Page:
COMMENTARY

The Year in Psychiatry: Studies Not to Miss From 2011

Christoph U. Correll, MD; Maren Carbon, MD

Disclosures

November 23, 2011

In This Article

Long-acting Injectable Risperidone vs Oral Antipsychotics

Rosenheck RA, Krystal JH, Lew R, et al; CSP555 Research Group. Long-acting risperidone and oral antipsychotics in unstable schizophrenia. N Engl J Med. 2011;364:842-851.

At least 40% of psychiatric patients are only partially compliant with their antipsychotic prescription, and this factor substantially contributes to high hospitalization rates and to the observed morbidity and mortality in this population. Thus, studying the efficacy of ways to increase adherence in chronic, unstable schizophrenia in close to real-world conditions is an important goal. Long-acting injectable antipsychotics (LAIs) are one tool to improve medication adherence. Moreover the constant medication delivery typically results in reduced peak-level related adverse effects.

In this study, Rosenheck and colleagues included 369 chronic, predominantly male VA patients (91% male, mean age: 51 years, mean disease duration ~ 23 years, 37% with active comorbid substance abuse, 40% hospitalized at randomization, 55% hospitalized within the previous 2 years) with schizophrenia or schizoaffective disorder. Study subjects were randomly assigned to receive either their usual antipsychotic treatment or to receive 2-weekly injections of long-acting injectable risperidone (LAI-RIS), plus whichever psychotropic medication was considered necessary, except for clozapine. Time to hospitalization was the primary study endpoint; PANSS scores were the key secondary endpoint, assessed via remote centralized ratings to reduce the chance of unblinding and increase rater precision.

During the follow-up period of up to 2 years, time to hospitalization (P = .39) and time to all-cause discontinuation ( = .19) did not differ significantly across the 2 treatment groups. After 10.8 months and 11.3 months, respectively, the rate of hospitalization after randomization was 39% among patients receiving RIS-LAI and 45% among those receiving oral antipsychotics (hazard ratio: 0.87; 95% CI, 0.63 1.20). Moreover, neither psychiatric symptoms, nor quality-of-life scores on the Personal and Social Performance scale of global functioning, nor neurologic side effects differed among the 2 groups. Conversely, patients on RIS-LAI reported more adverse events at the injection site and more extrapyramidal symptoms.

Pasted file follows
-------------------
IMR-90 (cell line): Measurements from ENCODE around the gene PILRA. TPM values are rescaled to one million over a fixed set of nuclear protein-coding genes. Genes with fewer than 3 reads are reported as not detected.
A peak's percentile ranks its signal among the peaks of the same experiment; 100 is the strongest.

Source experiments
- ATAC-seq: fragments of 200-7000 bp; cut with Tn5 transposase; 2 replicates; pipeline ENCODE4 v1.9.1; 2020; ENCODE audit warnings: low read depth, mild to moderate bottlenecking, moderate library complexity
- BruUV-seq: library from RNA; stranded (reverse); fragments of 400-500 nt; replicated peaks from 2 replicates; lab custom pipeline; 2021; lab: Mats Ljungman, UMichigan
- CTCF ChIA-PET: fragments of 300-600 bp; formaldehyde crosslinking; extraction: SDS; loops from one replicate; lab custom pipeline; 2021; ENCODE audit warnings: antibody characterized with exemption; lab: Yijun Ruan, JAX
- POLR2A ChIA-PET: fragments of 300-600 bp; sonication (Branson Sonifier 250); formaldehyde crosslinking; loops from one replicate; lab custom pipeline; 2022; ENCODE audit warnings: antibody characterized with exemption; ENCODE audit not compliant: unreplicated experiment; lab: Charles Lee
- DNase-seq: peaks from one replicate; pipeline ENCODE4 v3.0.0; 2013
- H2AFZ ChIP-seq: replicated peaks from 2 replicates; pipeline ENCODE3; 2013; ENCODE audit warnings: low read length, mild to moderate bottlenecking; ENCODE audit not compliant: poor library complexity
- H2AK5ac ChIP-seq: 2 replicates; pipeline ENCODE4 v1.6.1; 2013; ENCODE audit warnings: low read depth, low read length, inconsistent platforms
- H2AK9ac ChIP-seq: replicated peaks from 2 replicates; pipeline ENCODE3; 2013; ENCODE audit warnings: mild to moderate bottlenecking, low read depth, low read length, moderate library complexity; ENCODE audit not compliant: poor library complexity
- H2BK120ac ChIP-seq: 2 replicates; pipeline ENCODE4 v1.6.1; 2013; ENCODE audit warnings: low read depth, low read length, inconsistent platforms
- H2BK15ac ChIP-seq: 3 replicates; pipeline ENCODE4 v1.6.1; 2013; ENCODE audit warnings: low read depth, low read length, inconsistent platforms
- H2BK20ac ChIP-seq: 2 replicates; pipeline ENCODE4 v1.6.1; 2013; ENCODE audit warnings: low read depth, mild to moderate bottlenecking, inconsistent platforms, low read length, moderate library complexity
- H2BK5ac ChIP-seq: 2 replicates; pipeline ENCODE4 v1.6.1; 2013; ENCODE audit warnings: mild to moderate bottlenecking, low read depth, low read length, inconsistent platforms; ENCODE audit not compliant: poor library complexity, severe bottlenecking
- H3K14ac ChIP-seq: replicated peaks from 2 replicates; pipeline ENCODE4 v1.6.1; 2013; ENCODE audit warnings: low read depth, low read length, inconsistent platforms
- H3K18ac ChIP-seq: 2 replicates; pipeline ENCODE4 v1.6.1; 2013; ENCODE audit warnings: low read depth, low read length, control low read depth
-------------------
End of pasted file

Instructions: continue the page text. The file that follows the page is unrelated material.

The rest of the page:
The fact that 39% of the patients on LAI medication were rehospitalized within less than 1 year suggests that the study population was at enormous risk for hospitalization for reasons other than nonadherence. This rate represented only a 5% absolute and 11% relative reduction in risk compared with oral medication, which was not statistically significant. Of note, these data suggest that there is a population of patients who will require rehospitalization despite guaranteed medication delivery, although it is important to note that those patients receiving LAIs only received an average of 1.5 injections per month, rather than the 2 injections per month that would be expected if the recommended injection interval was followed (indicating that adherence with LAI was also not optimal). Moreover, 50% of the LAI doses beyond week 6 consisted of 25 mg or 37.5 mg, which could arguably have been too low. In addition, no aspects of medication history contributed to study inclusion. It is rather likely that a substantial proportion of the LAI-RIS group had already experienced a treatment period of oral risperidone and that some had relapsed despite this reliable intake of this medication. The likelihood to respond to LAI-RIS would be minimal in these subjects. Taken together, these data raise the issue that a randomized controlled trial may not be the optimal design to test the effect of long-acting antipsychotics, as participating patients are selected to be more compliant than patients unwilling to agree to take part in a randomized trial. In this regard, pharmacoepidemiologic and database studies may add relevant information about more generalizable, real-world samples.

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